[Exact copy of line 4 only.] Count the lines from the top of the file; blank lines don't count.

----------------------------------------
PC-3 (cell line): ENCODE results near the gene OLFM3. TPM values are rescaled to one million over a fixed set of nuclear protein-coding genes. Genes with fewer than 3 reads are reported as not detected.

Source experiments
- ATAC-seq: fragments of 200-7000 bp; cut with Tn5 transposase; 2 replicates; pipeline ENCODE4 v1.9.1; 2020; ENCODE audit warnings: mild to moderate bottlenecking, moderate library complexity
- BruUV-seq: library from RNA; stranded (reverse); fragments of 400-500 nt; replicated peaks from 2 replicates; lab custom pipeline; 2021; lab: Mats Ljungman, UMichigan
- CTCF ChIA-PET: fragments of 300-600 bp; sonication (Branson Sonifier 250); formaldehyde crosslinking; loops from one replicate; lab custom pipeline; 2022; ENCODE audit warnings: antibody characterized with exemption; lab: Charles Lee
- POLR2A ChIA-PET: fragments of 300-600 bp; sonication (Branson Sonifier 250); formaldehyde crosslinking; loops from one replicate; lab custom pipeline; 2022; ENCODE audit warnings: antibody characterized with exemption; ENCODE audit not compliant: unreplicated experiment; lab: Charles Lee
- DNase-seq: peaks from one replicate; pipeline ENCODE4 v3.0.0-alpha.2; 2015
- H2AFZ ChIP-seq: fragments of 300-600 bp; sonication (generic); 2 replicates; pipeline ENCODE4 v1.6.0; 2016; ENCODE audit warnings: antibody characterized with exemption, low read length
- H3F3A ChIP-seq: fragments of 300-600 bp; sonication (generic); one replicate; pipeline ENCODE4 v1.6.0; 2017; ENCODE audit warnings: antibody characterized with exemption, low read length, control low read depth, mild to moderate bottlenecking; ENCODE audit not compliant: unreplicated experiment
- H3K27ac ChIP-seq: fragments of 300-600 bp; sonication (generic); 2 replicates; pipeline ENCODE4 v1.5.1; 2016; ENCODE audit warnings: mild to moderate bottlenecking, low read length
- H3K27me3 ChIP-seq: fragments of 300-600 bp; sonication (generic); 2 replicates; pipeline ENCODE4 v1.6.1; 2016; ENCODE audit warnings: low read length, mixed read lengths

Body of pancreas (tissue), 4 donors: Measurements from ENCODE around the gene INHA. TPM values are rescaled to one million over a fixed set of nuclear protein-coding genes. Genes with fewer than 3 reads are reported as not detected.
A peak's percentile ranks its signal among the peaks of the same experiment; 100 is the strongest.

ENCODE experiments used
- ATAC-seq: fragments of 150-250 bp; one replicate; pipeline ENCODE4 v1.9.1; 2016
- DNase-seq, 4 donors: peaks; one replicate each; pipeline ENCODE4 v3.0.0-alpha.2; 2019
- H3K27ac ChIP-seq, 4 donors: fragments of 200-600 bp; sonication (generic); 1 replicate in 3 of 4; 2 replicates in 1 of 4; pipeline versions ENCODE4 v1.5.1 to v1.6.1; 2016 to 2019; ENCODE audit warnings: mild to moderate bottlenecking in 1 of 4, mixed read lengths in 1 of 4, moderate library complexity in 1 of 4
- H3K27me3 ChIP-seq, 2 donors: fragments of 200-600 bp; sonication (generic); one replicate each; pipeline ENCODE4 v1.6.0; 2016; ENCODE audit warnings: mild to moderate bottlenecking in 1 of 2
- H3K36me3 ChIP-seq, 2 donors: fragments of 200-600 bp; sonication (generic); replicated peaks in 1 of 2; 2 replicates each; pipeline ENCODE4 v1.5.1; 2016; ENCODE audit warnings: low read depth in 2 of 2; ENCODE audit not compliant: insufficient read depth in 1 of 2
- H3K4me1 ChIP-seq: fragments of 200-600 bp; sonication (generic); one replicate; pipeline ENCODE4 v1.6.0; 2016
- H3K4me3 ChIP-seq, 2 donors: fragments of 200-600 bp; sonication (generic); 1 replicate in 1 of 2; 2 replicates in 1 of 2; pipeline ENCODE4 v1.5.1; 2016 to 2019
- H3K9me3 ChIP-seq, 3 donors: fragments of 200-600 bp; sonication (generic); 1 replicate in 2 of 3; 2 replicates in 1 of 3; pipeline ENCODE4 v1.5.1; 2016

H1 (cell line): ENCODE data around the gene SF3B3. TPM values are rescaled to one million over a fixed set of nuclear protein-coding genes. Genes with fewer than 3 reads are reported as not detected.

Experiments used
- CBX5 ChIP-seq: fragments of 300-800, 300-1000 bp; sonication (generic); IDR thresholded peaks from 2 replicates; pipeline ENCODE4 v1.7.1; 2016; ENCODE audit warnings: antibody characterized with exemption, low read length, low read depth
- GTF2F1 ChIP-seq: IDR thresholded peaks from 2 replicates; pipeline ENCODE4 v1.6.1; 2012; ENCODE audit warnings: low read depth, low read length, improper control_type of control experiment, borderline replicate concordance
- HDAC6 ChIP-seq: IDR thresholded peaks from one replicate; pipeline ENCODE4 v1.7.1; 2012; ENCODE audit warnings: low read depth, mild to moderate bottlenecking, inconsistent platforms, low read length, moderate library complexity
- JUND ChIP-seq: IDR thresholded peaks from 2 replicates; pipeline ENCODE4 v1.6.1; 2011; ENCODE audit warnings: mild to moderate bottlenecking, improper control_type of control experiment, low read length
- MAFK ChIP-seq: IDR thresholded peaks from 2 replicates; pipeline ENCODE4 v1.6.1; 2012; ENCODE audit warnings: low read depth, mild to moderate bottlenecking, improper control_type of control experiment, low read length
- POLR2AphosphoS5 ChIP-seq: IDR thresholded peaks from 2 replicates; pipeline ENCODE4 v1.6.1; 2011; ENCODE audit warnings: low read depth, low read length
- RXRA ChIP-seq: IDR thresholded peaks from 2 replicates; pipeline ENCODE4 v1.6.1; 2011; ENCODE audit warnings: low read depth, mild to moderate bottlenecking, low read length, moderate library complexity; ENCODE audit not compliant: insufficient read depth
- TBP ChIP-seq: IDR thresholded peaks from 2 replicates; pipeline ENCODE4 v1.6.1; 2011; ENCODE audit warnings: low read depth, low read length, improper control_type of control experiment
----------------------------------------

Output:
- BruUV-seq: library from RNA; stranded (reverse); fragments of 400-500 nt; replicated peaks from 2 replicates; lab custom pipeline; 2021; lab: Mats Ljungman, UMichigan